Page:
Skull base and vault

By Dr.Safa Ahmed Rheumatologist (MSc.) base

• This represents the floor of the on which the lies. of the base of the skull

• 5 bones compose the : 1. Frontal 2. Temporal bones 3. 4. 5. Cranial

• It is formed by the floor of the cranial cavity. • It is divided into 3 distinct parts: 1. Anterior 2. 3.

Anterior cranial fossa

• Formed by the following bones: 1. Orbital plate of 2. of ethmoid bone 3. Small wings and part of the . Contents: frontal lobes of the brain. Middle cranial fossa

• It is deeper than the anterior fossa. • Formed by parts of the sphenoid and temporal bones. • Contents: temporal lobes and on which the lies. Posterior cranial fossa

• It is the most inferior of the fossae • Mainly formed by the occipital bone. • Contents: , medulla, pons. internal acoustic Foramina in the base of skull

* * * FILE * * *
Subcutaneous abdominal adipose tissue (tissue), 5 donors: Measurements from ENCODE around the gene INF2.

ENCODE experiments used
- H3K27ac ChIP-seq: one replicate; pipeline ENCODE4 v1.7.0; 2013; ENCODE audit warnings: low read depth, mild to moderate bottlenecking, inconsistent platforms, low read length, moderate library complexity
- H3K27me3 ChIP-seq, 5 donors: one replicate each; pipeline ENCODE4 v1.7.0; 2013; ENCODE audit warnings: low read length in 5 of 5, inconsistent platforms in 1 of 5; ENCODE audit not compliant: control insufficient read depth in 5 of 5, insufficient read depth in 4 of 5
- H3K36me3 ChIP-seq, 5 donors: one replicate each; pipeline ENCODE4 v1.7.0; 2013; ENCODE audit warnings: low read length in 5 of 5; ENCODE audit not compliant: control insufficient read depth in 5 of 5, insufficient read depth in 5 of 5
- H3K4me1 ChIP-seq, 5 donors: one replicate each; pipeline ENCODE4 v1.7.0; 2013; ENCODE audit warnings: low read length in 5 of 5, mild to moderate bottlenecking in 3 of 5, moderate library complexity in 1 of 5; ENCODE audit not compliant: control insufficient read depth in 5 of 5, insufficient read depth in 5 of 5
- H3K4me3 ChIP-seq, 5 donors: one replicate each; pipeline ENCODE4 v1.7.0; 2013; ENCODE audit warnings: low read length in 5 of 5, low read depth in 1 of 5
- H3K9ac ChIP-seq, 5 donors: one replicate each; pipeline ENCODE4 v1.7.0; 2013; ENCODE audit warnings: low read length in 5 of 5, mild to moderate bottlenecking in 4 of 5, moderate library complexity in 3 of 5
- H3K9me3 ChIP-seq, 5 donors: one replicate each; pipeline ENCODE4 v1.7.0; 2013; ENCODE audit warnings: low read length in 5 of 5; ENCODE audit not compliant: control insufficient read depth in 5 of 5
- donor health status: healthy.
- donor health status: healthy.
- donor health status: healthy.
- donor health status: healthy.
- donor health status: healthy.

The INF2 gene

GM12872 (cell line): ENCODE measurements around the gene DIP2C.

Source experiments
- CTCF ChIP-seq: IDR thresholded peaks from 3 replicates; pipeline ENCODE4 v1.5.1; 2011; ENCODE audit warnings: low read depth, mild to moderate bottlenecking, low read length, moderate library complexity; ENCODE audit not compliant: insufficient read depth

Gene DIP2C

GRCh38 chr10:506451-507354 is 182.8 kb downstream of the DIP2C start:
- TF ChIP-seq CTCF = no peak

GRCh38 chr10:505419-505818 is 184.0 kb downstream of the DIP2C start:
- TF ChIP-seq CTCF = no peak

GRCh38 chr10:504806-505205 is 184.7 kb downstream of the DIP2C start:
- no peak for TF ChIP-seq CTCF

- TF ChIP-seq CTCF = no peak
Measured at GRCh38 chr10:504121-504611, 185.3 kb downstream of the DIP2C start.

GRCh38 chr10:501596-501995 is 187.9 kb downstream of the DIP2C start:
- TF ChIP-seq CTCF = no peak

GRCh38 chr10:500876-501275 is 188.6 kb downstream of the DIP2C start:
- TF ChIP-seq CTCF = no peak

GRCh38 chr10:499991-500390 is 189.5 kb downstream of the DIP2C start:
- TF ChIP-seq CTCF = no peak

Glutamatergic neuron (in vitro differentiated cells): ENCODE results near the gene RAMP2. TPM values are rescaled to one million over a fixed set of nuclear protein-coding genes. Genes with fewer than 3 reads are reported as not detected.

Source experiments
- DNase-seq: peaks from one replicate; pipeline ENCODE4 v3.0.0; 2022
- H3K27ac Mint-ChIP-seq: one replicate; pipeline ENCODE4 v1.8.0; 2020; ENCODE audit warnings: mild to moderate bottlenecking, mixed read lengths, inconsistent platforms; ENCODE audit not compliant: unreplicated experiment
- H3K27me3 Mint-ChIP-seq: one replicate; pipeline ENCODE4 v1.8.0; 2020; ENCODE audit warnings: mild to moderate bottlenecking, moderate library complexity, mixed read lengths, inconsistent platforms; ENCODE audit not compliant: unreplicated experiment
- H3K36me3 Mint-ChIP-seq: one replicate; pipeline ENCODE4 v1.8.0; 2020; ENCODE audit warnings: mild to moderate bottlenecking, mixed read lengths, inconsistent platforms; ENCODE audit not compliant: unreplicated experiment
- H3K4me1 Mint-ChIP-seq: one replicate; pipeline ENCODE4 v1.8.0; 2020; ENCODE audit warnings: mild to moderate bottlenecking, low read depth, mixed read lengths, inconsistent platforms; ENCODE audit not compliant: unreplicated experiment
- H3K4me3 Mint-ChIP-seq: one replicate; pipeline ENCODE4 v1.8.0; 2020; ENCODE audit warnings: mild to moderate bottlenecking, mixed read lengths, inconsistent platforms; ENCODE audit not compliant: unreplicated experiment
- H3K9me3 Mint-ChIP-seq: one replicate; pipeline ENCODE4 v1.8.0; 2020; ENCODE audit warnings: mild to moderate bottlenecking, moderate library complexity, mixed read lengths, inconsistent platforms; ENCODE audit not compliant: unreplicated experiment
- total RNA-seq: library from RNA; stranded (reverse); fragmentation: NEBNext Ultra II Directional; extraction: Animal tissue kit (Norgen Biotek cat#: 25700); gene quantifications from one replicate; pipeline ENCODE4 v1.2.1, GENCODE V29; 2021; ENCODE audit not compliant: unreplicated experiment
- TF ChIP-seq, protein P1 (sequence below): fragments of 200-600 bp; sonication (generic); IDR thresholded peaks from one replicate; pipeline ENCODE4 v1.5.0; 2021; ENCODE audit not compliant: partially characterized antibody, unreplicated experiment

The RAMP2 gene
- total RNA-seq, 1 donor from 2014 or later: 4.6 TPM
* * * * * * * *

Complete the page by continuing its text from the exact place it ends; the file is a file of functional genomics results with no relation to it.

• Foramen ceacum • Optic foramen: transmit the and into . • Foramen magnum: is an oval shaped foramen in the base of the skull that transmits the as it exits the cranial cavity. • : lies in the sphenoid greater wing and transmits several nerves. • : transmit the (9th, 10th,11th) and . • : provide a passage for the 7th and 8th cranial nerves and artery to the . • Other foramina: , , and foramen lacerum. • These foramina transmit the cranial nerves( 12 cranial nerves).

Vault of the skull

• Bones of the vault: 1. Frontal bone 2. Parietal bones 3. Occipital bone 4. Temporal bones 5. Greater wings of sphenoid bone • It provides protection to the brain. • At birth these bones are not tightly bound to each other to allow passage of the head of the newborn through the birth . • Openings in the vault called the fontanells: anterior and posterior. The anterior remains open up to 2 years after birth while the ossifies within 6-8 months after birth. • Fractures in the vault affect mainly the parietal and frontal bones.